london evening standard

Hans 2021 Song Draft: Round Nine-Pick Eight-In Sleep-Lissie (2010)

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Lissie Fan Art TV Image One
Image Credit: fanart.tv

Hanspostcard has a song draft challenge. This is my Round Nine pick.

This, and my last pick, will feature two women that are a little less known in the music world. I skipped right over the 2000s (only so many choices) and hopped into the next decade. I happened to catch this song while listening to the University of Texas @ Austin’s radio station (a station involved with SXSW). I was hooked and I went looking for it…and her. Elisabeth Corrin Maurus or Lissie is a singer-songwriter out of Rock Island, Illinois.

“I always sang, since I was little and wrote poems in high school. I sort of taught myself to play guitar lines to the poems and stuff. In high school, it seems like everyone has more drama than any other time in their life, [so] that was the time in my life where I really leaned on music as a way to stay sane…”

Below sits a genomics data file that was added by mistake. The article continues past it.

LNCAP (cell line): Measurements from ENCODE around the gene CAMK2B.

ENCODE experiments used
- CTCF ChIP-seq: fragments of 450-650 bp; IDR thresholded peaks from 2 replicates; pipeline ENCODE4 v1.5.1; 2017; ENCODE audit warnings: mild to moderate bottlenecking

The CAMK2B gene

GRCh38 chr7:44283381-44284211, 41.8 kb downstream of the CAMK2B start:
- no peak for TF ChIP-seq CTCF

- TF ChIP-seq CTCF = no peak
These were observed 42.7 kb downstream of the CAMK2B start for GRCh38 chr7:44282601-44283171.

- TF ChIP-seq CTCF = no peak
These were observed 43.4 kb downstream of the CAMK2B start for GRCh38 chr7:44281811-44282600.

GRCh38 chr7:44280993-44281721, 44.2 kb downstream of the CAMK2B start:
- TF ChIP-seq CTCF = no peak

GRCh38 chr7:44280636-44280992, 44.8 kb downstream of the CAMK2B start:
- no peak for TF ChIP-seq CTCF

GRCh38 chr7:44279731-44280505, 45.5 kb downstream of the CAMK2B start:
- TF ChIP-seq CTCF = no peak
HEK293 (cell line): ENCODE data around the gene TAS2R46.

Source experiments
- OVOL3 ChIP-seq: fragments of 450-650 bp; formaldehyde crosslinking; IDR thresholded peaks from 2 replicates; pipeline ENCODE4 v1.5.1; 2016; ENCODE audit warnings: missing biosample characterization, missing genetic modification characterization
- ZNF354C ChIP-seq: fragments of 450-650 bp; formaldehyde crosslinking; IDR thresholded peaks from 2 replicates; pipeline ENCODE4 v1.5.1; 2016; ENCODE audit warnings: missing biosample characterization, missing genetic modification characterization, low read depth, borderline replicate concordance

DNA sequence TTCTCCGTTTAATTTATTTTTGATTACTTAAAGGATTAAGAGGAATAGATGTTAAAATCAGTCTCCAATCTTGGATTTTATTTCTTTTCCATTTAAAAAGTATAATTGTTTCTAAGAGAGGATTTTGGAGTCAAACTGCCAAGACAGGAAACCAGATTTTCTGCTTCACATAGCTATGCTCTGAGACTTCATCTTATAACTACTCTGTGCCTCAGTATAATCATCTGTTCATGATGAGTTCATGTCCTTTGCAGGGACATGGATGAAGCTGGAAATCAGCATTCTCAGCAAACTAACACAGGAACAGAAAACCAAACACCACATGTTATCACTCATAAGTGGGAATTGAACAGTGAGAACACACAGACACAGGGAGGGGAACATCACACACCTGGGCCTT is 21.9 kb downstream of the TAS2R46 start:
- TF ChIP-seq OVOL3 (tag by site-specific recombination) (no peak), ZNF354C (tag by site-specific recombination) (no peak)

Interview With Lissie
Scott the Intern
Pop Culture Madness [Web Archive]
February 11, 2008

In her senior year, she was kicked out of high school (she spit in a teacher’s face) and had to get a GED, elsewhere. Then, she hit the road, troubadour-style. She attended Colorado State in Fort Collins and liked to open for other traveling acts. After a short time in Paris, she moved to Los Angeles, met Betsy Hammer and scored an introduction to Brooks Arthur. Hammer & Arthur took her to talent manager Guy Oseary and he got her to producer Glen Ballard. She can be heard singing in the movie Have Dreams, Will Travel (Dream It Out Loud) and performed at the wedding of Demi Moore & Ashton Kutcher in 2005 (Oseary’s referral). In January 2008, she opened for Lenny Kravitz (via a hook-up on MySpace).

Lissie Zimbio Image Two
Photo Credit: Zimbio